How a restored bridge trades food insecurity for hope in DRC
“Some cows refused to cross the water,” says cattle farmer Eric Mutabazi, recalling the days when it took hours to find a safe place to cross the Lwizi river, in the Democratic Republic of the Congo’s eastern Tanganyika province.
Its treacherous waters meant “the safety of my livestock and my income were at stake,” he says.
But what could Mutabazi do? The Lwizi bridge, the only crossing for 300km, was destroyed during the DRC's 1990s war. The rural farming communities the bridge served were isolated, their access to grazing land, education, trade and vital services, severely restricted.
Last year, thanks to the wizardry of a World Food Programme (WFP) rehabilitation project, the 15-metre-long concrete structure reopened, restoring access to the other side of the river for thousands of people living in the towns of Nyunzu, Kalemie and the trading hub of Kabalo.
Catalyst for growth
Now they can visit their families. Cattle breeders can sell cows; traders can easily transport bags of maize to markets, and big trucks can efficiently reach Kabalo with bags of cassava flour. And children no longer need to take dangerous boat journeys to school.
Rehabilitating the bridge is part of a broader WFP push for sustainable development, gender equality and food security aimed at 6,000 families in the Lwizi area. It shows the dividends that a relative state of peace can bring, in a country where unrest is rife.
Countrywide, some 26 million people in DRC face severe food-insecurity. An ongoing crisis in the northeast, roiled by years of conflict in North Kivu, South Kivu and Ituri provinces, have pushed millions to the brink of disaster.
Tragically, a US$557 million funding gap for our operations leaves WFP unable to meet mounting hunger needs.
But here in the relatively stable Lwizi area, hundreds of kilometres to the south, we are building the skills of community-based organizations, boosting social harmony and enabling women to achieve goals such as becoming community leaders – through, for instance, diversifying their means to earn a living.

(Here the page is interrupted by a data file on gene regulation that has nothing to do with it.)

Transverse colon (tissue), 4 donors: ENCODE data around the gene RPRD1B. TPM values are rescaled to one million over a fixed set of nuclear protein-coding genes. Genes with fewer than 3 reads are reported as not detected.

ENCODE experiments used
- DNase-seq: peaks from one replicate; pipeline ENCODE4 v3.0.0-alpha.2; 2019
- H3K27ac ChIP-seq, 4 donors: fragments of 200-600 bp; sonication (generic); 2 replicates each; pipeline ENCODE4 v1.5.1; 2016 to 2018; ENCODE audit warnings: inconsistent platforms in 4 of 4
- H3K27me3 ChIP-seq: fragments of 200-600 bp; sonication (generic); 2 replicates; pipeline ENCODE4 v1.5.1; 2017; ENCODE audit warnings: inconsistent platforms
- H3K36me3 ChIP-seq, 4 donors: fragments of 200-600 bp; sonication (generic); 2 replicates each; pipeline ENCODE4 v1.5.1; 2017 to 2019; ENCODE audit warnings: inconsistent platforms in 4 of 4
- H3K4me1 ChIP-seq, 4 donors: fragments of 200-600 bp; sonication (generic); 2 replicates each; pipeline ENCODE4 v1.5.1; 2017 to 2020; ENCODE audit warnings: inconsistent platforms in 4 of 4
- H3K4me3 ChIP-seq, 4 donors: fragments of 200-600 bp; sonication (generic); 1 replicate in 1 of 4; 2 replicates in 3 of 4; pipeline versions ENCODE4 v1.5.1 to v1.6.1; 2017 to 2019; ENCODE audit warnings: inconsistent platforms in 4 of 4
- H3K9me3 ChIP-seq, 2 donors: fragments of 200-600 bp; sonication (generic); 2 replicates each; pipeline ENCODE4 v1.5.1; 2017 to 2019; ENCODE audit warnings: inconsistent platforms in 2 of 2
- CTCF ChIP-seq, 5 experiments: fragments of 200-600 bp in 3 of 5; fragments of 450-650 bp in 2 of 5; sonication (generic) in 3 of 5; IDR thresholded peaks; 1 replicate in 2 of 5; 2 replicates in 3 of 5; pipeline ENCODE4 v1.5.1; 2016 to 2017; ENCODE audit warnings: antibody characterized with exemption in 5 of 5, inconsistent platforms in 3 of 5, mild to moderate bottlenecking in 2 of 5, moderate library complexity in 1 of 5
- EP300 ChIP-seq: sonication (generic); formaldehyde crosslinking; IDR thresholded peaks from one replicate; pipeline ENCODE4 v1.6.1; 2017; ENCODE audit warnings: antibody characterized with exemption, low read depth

Though WFP-supported training in better agricultural practices and crop diversification, women are growing their harvests, meaning more food on the family table and more surplus to sell at markets. Women are also making and selling traditional crafts and starting small businesses like tailoring or eateries.
“The impact of the rehabilitated bridge extends beyond mere convenience,” says Moustapha Toure, head of WFP’s Kalemie office. “It has become a catalyst for economic growth, providing opportunities for trade and commerce.
“It has also transformed the landscape of aid delivery,” he adds, “enabling timely support to those in need.”
Trucks and other vehicles carrying humanitarian and commercial goods along with workers once had to take a ten-day, 300km detour to reach the other side of Lwizi.
Journeys took longer during the rainy season, resulting in spoiled stock and hardship for smallholder farmers and business owners.
For farmers like Paul Massoudi Balipe, who grows maize, higher transport costs mean having to raise prices for customers.
“Thanks to the bridge, the price of maize has dropped significantly, making it more affordable to the local population,” says Balipe.
The Lwizi bridge is just one example of how WFP and other humanitarian partners are prioritizing infrastructure projects in Africa’s second-largest country, where a dearth of roads, rail networks and bridges poses a major development hurdle.
In the DRC’s North Kivu and South Kivu provinces, for example, WFP collaborated with the Government to rehabilitate nearly two dozen agricultural feeder roads, providing food assistance to thousands of people involved in the project.
This project also offered daycare services for children and cash transfers for childminders as an incentive for women to participate.
In central Kasai province, WFP’s rehabilitation of a dusty airstrip helped boost economic activity and cut travel time for humanitarians trying to reach remote and vulnerable communities.
Last year, in the provinces of Tanganyika and Ubangi, WFP also provided cash assistance to communities involved in rehabilitating 44km of roads, along with storage facilities. This helped stimulate local markets and enhance transportation networks, contributing to economic growth countrywide.
Back at Lwizi bridge, livestock breeder Eric Mutabazi gazes at the bustling traffic – cars and traders on motorbikes and bicycles balancing bags of food.
With easy access restored, he sees the potential of sharing his cattle breeding expertise with Lwizi villagers on both sides of the river. He hopes others will be attracted to his lucrative business, and move ahead.
“The bridge has brought us new possibilities,” he says, “and a renewed sense of connection.”